- Check the chicken to see if it is cooked all the way through. There should be no blood or pink meat. If it is finished, pull it out of the oven.
- Taste the chilli, season with salt and pepper, and serve on the rice with a piece of chicken.
Option to serve with guacamole on the side (see below).
5. Tomatoes and Avocado
Do you also like to eat guacamole? And also tomatoes? As shown in the previous example, tomatoes can reduce the risk of cancer due to the lycopene and carotenoids they contain and the risk of cardiovascular disease. Then you’re on your way to incorporating another healthy combination into your diet.
Since the fats in avocados increase the bioavailability of carotenoids, it is a tasty and healthy combination to have both on the plate. This is probably one of the reasons why the Mediterranean diet is always in the spotlight of nutrition research.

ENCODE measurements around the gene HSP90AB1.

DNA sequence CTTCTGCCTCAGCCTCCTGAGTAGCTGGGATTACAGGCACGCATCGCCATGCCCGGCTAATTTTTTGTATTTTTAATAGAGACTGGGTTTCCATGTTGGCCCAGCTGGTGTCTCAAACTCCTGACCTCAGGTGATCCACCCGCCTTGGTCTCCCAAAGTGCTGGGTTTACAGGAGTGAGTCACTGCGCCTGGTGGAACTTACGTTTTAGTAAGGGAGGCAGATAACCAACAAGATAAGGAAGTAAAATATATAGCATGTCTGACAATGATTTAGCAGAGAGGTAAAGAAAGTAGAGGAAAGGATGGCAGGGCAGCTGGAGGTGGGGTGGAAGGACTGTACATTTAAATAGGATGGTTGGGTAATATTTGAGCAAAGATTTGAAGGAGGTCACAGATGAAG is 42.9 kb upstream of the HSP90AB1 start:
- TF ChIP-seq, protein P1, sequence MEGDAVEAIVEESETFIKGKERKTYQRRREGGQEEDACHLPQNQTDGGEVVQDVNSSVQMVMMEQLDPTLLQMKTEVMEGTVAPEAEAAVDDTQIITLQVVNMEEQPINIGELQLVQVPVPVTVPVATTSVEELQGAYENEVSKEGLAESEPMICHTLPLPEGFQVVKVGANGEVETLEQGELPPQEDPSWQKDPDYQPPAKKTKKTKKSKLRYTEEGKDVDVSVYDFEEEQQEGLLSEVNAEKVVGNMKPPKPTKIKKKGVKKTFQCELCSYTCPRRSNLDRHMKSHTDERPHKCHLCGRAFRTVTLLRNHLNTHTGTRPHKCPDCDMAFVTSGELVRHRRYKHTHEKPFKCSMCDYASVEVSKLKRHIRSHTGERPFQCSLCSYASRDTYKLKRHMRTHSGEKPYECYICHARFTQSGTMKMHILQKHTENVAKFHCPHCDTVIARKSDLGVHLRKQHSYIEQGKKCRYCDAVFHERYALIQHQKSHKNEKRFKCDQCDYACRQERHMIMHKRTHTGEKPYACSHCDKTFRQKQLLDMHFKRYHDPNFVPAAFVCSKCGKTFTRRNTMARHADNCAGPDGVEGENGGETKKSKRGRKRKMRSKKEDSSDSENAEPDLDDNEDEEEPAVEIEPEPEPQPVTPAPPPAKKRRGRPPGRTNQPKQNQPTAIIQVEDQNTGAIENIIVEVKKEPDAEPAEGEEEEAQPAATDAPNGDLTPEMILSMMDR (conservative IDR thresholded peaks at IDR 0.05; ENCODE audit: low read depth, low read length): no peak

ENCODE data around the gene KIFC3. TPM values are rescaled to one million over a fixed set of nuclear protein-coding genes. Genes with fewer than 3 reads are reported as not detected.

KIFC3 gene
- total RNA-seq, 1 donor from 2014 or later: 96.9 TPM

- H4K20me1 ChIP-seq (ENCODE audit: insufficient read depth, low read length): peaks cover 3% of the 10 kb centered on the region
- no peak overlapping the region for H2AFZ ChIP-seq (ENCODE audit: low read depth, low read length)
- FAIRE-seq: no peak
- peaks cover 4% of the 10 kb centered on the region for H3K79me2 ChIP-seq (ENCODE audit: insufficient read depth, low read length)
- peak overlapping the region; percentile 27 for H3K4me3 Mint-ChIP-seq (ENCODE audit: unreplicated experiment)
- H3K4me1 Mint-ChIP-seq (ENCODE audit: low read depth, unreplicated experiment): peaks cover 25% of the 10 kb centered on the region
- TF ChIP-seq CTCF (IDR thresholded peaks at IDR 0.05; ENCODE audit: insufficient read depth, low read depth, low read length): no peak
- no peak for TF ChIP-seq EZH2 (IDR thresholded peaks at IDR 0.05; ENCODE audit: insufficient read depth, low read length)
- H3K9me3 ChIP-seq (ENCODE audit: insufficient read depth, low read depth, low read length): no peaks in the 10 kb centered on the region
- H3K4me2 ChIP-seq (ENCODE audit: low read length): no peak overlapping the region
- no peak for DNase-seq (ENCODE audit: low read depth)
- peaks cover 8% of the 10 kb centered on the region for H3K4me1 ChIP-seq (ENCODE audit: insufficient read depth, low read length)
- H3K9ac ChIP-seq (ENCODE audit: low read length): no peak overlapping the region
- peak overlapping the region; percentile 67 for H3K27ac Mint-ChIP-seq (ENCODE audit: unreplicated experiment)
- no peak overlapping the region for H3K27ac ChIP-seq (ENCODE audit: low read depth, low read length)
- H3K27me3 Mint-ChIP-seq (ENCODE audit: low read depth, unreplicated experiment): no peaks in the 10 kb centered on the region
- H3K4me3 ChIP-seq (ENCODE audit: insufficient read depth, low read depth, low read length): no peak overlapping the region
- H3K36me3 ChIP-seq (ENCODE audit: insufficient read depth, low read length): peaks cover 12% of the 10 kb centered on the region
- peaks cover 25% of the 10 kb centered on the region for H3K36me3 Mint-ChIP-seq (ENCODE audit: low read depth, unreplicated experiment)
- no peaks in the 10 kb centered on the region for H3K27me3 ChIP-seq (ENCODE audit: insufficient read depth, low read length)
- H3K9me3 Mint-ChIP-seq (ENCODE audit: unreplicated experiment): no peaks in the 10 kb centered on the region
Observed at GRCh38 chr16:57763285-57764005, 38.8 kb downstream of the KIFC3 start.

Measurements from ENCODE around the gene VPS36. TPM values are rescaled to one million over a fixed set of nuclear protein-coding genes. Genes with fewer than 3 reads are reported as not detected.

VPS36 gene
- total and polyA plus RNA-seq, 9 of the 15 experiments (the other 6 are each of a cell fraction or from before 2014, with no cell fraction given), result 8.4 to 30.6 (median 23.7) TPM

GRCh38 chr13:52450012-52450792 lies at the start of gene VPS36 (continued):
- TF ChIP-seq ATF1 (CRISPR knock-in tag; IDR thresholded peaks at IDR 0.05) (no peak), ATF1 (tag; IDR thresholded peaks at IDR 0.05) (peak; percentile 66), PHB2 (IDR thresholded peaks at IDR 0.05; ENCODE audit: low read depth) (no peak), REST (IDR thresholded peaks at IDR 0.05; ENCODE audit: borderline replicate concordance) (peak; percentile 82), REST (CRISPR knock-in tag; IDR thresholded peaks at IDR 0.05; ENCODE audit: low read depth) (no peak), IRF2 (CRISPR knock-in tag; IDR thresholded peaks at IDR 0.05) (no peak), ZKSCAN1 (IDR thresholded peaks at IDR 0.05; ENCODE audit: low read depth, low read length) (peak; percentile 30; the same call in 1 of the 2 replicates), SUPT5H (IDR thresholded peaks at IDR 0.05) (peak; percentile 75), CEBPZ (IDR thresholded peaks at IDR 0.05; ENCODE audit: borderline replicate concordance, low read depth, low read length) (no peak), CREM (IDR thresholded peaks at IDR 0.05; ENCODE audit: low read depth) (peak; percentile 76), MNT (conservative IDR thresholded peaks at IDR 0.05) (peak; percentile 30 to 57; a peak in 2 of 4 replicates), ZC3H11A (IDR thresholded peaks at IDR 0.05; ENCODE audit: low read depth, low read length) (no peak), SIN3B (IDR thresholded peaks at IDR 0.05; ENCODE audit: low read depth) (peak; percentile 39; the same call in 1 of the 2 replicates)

Recipe for Guacamole
PREP TIME: 10 minutes
TOTAL TIME: 10 minutes
- 2 large avocados, mashed
- 1 tbsp minced shallot
- 1-3 cloves (1-3 tsp) minced garlic
- 2-4 Tbsp finely chopped fresh cilantro
- ¾ cup diced roma or plum tomatoes (for a drier guac, remove the seeds or leave in if you’d like)
- Juice of ½ large lime
- ¼ tsp salt
- ¼ tsp pepper
- In a medium-sized bowl, mash avocados with a fork
- Add the minced shallot, minced garlic, cilantro, roma tomatoes, lime, salt, and pepper. Stir well to combine.
- Serve with organic corn tortilla chips for dipping
- If storing any guac, place it in a sealed container with the avocado pit in it; it will help keep it from oxidizing and browning. Keep refrigerated.